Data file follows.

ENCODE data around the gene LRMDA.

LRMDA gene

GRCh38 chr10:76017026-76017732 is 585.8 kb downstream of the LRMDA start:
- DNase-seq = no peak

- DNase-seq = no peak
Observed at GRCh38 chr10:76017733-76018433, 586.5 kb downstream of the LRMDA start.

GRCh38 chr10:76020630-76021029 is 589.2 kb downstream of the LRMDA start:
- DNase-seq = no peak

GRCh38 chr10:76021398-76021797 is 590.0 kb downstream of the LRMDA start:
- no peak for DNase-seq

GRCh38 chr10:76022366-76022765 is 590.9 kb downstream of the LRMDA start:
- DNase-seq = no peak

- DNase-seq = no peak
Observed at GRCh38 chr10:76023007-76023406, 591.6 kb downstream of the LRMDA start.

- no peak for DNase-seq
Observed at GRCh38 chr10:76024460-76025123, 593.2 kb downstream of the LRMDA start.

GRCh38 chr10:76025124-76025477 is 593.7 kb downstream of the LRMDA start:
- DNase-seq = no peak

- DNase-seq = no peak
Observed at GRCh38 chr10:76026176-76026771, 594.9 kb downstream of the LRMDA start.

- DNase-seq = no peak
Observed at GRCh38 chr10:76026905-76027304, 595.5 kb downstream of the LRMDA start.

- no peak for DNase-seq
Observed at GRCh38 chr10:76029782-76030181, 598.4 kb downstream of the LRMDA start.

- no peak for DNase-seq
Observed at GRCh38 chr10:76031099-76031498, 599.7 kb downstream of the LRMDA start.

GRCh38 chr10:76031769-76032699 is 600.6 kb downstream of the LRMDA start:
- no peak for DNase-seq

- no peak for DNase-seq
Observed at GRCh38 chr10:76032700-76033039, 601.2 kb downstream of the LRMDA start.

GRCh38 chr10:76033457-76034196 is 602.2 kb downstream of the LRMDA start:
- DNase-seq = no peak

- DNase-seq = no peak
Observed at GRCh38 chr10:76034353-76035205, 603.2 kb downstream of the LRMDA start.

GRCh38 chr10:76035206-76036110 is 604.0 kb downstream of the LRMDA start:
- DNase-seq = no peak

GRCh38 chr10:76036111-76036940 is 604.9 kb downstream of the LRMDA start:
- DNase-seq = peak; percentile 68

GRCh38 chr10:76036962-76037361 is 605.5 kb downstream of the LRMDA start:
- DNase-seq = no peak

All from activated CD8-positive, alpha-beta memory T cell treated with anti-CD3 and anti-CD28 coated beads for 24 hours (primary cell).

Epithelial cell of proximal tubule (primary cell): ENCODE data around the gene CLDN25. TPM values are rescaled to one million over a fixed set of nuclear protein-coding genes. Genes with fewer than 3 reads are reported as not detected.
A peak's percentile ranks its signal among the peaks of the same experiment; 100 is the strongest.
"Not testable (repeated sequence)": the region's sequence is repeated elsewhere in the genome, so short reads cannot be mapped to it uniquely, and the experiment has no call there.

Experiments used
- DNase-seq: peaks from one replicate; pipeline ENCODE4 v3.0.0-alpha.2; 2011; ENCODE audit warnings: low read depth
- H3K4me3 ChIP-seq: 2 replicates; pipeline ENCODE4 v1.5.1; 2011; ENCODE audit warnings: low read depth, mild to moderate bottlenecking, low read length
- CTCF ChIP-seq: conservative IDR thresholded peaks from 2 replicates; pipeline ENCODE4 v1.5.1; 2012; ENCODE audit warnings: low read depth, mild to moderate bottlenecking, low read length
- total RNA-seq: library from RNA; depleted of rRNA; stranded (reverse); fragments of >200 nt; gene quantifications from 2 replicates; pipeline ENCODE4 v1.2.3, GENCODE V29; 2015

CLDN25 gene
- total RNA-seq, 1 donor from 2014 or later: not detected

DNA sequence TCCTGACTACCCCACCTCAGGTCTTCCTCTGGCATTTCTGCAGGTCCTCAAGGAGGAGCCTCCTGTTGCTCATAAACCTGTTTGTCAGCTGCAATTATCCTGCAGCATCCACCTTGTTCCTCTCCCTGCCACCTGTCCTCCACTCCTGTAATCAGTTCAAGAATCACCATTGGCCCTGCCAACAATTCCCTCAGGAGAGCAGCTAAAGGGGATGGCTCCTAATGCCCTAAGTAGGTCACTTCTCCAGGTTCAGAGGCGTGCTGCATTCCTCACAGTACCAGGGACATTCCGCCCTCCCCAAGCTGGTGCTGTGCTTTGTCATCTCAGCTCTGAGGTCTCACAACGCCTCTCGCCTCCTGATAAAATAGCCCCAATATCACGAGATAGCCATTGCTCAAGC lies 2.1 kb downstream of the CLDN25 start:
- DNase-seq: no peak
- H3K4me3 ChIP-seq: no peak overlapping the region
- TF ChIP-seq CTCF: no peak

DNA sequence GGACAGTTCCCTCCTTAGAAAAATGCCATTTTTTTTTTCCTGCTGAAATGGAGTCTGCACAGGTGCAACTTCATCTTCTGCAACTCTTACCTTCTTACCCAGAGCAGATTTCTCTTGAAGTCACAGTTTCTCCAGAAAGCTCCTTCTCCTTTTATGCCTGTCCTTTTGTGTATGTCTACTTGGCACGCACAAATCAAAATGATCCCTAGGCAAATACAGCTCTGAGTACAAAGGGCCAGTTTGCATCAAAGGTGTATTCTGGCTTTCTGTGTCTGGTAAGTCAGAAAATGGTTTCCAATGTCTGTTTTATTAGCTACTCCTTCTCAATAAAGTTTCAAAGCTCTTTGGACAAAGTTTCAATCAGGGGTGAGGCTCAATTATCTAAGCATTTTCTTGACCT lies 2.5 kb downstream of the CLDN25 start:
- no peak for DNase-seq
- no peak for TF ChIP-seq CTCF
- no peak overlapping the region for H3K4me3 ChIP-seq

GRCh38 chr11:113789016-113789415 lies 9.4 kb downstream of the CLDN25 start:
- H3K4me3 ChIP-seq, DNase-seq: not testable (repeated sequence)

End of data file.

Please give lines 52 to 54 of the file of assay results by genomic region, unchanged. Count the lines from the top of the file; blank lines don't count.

DNA sequence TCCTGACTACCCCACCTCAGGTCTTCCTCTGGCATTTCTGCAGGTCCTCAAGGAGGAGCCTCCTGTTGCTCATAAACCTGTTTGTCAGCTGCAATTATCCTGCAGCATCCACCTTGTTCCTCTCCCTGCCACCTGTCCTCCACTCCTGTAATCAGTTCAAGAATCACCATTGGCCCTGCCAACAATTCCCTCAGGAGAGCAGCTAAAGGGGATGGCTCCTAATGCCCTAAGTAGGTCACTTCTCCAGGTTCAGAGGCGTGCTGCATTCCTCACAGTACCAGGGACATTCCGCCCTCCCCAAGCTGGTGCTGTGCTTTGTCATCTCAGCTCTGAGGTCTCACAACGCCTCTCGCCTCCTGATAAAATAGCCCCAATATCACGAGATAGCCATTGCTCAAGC lies 2.1 kb downstream of the CLDN25 start:
- DNase-seq: no peak
- H3K4me3 ChIP-seq: no peak overlapping the region